Warriors

/ by Monte Poole
Presented By montepoole
Warriors

PORTLAND, Ore. — All through the first two rounds, the silliest of debates kept resurfacing in those charmless public dive bars we call sports talk and social media.

Stephen Curry can’t do this. Or can he? He isn’t doing that. But is he? He Is overrated. He is underrated.

Curry handled it as he always does, as he would a heckler in the forest 100 miles away. He keeps playing. And winning.

He came into the Western Conference finals to the sound of skeptics wondering if he could thrive in the postseason, as if he has not already. As if the Warriors, with him as their front man, hadn’t won three NBA championships in four years.

Oh, but without Kevin Durant, could Curry carry the load?

Answer: Curry came out of the conference finals with 146 points, or 36.5 per game, as the Warriors swept the Trail Blazers in the Western Conference finals, finishing the job with a 119-117 overtime win in Game 4 on Monday night at Moda Center.

Validated. Again.

If Curry’s 33-point second half in Game 6 of the second round to bury the Rockets weren’t enough, he averaged 36.5 over the four conference finals games.

“The situation called for more aggressiveness,” Curry said. “The way KD was playing up until the time he was hurt, we had a certain balance and a certain look as a team. Every guy took the challenge when he went out to step up and play a little more aggressive: Myself, Draymond — what he did in the series is unbelievable — Klay, on both ends of the floor. And then the collection of bench guys and role guys that really helped us in this series.”

 

Curry in Game 4 posted a triple-double: 37 points (on 11-of-25 shooting, including 7 of 15 from deep), 13 rebounds and 11 assists. He did enough to cover for the offensive struggles of Klay Thompson (17 points, 7-of-21 shooting, four turnovers).

“Steph was making shots tonight,” Thompson said. “Me, I missed a couple. I missed a few of them.”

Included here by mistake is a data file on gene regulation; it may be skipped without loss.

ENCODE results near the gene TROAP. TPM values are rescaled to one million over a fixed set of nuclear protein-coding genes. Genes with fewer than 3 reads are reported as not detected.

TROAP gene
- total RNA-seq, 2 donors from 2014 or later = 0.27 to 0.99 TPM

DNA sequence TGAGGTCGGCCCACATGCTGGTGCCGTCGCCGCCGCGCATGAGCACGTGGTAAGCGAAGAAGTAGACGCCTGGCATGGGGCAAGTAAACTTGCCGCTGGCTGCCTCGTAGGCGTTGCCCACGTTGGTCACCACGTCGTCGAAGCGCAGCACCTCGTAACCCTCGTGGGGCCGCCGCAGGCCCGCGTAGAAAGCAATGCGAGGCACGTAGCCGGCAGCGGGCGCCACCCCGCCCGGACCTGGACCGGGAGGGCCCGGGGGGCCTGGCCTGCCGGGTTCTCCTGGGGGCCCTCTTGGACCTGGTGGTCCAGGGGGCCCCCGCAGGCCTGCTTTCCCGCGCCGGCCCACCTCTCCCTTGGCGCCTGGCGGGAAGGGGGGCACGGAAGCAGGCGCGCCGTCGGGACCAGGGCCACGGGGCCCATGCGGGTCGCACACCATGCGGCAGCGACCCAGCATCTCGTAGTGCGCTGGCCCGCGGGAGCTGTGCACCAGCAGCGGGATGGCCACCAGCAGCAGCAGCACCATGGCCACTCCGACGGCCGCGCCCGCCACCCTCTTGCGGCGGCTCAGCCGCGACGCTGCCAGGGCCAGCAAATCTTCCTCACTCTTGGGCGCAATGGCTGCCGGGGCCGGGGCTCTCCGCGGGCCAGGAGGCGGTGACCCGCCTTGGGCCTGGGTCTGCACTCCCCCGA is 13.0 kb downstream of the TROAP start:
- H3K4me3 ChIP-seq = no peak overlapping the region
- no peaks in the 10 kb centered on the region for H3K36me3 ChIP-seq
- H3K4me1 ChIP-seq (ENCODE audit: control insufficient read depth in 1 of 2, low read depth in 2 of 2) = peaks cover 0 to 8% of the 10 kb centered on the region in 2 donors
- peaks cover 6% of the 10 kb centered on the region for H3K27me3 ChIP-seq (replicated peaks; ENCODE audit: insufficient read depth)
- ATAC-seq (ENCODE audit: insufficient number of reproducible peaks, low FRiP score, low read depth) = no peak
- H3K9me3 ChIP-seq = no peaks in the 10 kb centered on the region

What might have been most impressive of Curry is that after scoring 25 points in the first half, he never left the floor once the third quarter started, playing all 29 minutes of the second half and overtime. No one else on either team subjected themselves to such torture.

When the Blazers went up 17 (95-78) late in the third quarter, Curry responded with a 30-foot 30-ball. It trimmed the deficit to 14, but it also sent a message that the Warriors were going nowhere. That shot set off a 9-0 run that allowed the Warriors to open the fourth quarter down eight.

“We know we can cover 17 points in a matter of three or four minutes, and so we always try to keep that mindset that we are never out of the game and we just need to make solid plays,” Draymond Green said. “It definitely helps to have No. 30 [Curry], who they can go up 17 and he hits a 3, it just kind of puts them back on their heels and it shifts the momentum for us.”

Curry usually sits for the first five or six minutes of the fourth quarter. Not this time. Less than a minute into the fourth, he drilled a 27-foot 3-ball that pulled the Warriors within five. The Moda Center crowd turned quiet, as if they knew what was coming.

The Warriors outscored Portland 24-16 in the fourth quarter to send the game into OT.

Once there, the Warriors seemed to get into a zone of comfort. Both teams were reeling, but the Warriors were pulling the Blazers toward the deep end of the postseason ocean. Curry’s biggest play in OT was not a bucket but a dime, a pass whipped to Green that he launched from 25 feet.

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Splash. A triple. Warriors up four (119-115), 39.6 seconds remaining.

Game over, with Curry dancing off in triumph.